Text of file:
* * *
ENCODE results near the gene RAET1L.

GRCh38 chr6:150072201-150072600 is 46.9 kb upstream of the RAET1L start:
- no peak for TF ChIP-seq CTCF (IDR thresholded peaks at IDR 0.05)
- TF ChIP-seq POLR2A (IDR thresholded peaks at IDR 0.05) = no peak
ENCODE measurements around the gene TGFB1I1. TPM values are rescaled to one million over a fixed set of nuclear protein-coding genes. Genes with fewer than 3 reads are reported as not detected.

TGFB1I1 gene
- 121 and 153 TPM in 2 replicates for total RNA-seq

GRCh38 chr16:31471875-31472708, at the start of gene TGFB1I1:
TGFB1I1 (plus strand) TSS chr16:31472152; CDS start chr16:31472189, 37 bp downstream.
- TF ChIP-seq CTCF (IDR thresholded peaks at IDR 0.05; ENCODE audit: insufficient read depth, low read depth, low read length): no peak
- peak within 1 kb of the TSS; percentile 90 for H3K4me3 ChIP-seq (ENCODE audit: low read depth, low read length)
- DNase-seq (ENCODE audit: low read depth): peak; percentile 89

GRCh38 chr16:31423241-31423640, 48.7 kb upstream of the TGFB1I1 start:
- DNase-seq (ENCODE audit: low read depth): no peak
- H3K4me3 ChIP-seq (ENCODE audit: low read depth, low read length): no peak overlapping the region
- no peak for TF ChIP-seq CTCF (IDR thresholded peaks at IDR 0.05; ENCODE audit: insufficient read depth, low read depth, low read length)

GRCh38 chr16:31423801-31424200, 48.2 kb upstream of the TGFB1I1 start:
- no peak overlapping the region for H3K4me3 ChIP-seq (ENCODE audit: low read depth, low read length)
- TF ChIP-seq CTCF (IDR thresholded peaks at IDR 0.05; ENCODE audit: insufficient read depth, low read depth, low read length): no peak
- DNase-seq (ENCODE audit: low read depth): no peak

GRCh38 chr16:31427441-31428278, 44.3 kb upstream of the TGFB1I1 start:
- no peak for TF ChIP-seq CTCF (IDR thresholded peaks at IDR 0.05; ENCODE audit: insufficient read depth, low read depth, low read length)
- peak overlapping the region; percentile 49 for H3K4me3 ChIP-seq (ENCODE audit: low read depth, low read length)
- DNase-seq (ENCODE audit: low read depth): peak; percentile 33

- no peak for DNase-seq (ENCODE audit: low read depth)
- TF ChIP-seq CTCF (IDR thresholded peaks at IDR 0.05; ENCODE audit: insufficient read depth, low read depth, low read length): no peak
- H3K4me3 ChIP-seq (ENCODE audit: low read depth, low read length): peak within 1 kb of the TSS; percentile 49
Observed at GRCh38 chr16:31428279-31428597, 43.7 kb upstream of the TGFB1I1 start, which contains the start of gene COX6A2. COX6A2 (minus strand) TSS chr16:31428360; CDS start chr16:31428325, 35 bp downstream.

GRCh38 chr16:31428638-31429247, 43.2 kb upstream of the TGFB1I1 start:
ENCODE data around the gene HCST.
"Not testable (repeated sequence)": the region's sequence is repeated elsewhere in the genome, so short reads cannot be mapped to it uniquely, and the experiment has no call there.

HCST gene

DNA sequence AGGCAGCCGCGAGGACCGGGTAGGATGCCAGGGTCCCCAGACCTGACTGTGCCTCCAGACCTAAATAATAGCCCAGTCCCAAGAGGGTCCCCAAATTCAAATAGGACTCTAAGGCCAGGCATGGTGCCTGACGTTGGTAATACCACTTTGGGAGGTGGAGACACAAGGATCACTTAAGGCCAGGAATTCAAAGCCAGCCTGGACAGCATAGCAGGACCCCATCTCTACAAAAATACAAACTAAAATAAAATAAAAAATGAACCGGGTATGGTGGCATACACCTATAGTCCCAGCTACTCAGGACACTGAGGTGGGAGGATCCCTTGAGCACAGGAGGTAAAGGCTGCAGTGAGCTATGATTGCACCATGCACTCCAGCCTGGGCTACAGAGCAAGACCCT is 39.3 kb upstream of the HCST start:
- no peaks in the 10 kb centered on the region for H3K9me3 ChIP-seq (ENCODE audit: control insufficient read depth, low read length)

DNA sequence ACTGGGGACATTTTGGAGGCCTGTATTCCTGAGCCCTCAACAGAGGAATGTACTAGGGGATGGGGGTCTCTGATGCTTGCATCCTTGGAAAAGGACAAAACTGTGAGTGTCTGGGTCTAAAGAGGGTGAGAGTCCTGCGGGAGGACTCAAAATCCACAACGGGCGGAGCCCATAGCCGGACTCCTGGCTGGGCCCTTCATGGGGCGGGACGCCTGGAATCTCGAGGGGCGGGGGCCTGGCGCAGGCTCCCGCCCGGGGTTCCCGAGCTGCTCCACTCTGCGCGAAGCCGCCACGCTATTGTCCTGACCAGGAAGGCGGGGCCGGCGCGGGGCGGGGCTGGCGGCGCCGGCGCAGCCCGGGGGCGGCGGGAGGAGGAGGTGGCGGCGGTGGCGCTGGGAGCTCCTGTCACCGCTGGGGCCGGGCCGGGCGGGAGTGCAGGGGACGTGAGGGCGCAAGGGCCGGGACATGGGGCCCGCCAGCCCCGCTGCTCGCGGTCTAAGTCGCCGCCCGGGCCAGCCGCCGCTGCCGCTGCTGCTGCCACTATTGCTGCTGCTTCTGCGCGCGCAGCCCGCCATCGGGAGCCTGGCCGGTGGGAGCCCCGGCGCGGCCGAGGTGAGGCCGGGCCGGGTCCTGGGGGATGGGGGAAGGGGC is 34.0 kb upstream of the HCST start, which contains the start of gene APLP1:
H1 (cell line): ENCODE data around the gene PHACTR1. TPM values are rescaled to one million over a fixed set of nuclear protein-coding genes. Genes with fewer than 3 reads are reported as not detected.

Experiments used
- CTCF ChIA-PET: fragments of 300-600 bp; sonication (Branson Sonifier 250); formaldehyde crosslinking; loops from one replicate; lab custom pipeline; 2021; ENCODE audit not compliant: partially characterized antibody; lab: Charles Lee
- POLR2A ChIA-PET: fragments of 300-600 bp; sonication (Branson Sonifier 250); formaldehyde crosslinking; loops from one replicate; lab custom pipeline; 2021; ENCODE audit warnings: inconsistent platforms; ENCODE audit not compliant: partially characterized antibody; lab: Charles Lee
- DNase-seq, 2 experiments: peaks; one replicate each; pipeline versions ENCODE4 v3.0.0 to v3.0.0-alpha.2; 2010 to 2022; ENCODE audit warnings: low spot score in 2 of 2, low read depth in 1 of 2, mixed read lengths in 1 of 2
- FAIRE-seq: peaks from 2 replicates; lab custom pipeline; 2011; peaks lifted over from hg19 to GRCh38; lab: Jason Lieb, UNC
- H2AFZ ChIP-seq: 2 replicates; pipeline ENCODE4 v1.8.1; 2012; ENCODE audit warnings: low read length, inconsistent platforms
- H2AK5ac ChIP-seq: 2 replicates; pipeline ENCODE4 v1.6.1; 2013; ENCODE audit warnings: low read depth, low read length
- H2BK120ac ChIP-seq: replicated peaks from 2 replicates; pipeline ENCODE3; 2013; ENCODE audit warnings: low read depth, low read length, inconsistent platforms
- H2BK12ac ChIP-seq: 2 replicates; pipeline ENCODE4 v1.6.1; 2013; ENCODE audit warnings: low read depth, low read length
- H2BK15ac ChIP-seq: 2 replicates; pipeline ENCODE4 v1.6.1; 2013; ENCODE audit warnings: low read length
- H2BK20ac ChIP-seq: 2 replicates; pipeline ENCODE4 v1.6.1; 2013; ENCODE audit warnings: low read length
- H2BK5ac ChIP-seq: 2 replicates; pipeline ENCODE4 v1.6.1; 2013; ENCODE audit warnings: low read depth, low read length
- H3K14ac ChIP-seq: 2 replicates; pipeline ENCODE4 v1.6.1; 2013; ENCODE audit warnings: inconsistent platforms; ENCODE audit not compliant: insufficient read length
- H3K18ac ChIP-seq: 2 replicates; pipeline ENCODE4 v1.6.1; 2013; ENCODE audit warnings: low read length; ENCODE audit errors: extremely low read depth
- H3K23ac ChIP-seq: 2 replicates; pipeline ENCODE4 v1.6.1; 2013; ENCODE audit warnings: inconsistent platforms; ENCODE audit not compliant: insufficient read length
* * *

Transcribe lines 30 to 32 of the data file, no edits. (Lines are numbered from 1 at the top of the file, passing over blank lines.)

ENCODE data around the gene HCST.
"Not testable (repeated sequence)": the region's sequence is repeated elsewhere in the genome, so short reads cannot be mapped to it uniquely, and the experiment has no call there.

HCST gene